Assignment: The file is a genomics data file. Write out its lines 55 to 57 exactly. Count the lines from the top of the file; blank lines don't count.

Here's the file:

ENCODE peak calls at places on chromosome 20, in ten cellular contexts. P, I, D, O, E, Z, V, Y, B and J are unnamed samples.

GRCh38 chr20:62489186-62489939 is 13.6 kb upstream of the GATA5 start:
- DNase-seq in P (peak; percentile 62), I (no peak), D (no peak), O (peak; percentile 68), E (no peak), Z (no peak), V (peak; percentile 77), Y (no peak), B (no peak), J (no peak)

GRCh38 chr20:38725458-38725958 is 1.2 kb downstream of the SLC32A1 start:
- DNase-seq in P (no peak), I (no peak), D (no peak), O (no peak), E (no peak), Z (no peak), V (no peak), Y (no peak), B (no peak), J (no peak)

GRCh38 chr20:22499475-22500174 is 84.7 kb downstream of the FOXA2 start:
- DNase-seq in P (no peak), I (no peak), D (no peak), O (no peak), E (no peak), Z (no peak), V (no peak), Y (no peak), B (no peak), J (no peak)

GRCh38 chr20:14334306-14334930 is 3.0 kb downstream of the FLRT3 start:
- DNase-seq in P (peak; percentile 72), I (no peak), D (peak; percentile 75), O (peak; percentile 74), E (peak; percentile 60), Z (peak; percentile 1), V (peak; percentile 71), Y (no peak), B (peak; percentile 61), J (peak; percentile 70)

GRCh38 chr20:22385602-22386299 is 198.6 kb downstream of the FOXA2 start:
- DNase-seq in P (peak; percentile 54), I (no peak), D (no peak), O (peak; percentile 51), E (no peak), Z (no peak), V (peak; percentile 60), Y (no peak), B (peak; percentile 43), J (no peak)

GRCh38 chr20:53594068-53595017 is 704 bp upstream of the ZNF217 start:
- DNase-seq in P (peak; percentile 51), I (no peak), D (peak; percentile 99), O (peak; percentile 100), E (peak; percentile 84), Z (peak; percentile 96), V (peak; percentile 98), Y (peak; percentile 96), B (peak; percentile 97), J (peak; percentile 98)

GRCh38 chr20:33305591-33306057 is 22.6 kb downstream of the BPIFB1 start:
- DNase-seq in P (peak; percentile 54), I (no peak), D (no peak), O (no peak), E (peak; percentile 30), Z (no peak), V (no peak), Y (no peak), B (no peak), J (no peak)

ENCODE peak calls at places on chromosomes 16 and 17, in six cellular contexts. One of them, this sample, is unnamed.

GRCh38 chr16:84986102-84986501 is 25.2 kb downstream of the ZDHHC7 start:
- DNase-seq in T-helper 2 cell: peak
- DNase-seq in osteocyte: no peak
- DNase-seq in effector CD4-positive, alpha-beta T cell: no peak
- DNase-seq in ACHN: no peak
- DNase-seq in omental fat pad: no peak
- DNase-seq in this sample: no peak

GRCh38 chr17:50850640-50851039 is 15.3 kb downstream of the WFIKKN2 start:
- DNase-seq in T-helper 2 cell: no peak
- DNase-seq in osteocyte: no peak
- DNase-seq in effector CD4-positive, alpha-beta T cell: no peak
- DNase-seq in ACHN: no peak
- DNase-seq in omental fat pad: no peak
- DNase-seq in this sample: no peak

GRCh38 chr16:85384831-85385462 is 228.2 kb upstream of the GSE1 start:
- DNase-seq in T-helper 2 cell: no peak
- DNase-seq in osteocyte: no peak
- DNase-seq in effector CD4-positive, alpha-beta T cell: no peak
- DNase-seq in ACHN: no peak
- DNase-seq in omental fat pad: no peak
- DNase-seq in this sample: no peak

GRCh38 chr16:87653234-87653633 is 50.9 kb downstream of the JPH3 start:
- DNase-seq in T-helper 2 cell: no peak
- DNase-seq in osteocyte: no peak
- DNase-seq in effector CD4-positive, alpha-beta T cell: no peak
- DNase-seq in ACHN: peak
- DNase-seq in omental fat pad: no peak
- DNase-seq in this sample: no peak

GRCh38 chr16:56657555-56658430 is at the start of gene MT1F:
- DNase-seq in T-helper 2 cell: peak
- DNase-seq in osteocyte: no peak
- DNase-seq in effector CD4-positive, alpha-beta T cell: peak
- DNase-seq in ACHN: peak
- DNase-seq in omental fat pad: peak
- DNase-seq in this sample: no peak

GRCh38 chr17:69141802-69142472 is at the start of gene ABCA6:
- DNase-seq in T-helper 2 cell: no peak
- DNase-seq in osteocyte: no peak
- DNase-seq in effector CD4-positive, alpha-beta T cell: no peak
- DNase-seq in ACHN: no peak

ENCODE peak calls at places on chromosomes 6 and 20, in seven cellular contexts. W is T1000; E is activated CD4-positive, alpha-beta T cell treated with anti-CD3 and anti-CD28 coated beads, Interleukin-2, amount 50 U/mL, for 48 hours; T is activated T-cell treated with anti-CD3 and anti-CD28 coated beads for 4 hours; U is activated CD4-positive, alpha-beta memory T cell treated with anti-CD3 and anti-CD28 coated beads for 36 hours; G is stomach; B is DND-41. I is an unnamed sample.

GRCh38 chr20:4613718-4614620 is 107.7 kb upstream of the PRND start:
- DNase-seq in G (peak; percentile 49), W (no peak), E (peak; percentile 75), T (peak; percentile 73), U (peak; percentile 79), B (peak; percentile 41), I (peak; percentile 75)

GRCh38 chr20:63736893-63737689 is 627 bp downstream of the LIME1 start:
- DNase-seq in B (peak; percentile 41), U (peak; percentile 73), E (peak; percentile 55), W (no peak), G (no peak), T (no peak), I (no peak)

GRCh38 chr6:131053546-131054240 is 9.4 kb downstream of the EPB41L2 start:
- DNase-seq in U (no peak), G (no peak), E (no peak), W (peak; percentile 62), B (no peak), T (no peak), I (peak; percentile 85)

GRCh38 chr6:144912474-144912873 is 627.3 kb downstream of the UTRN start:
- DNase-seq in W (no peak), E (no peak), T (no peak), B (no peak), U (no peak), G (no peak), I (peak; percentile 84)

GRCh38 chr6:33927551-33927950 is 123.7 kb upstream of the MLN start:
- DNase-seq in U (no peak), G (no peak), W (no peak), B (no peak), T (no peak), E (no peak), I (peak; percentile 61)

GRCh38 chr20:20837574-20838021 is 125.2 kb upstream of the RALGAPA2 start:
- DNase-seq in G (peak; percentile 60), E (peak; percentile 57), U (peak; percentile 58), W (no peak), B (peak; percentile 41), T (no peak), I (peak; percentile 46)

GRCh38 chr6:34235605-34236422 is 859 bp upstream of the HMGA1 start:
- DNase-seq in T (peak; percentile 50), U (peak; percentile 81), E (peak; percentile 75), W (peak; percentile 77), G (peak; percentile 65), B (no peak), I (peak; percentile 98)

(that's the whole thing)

- DNase-seq in effector CD4-positive, alpha-beta T cell: no peak
- DNase-seq in ACHN: no peak

ENCODE peak calls at places on chromosomes 6 and 20, in seven cellular contexts. W is T1000; E is activated CD4-positive, alpha-beta T cell treated with anti-CD3 and anti-CD28 coated beads, Interleukin-2, amount 50 U/mL, for 48 hours; T is activated T-cell treated with anti-CD3 and anti-CD28 coated beads for 4 hours; U is activated CD4-positive, alpha-beta memory T cell treated with anti-CD3 and anti-CD28 coated beads for 36 hours; G is stomach; B is DND-41. I is an unnamed sample.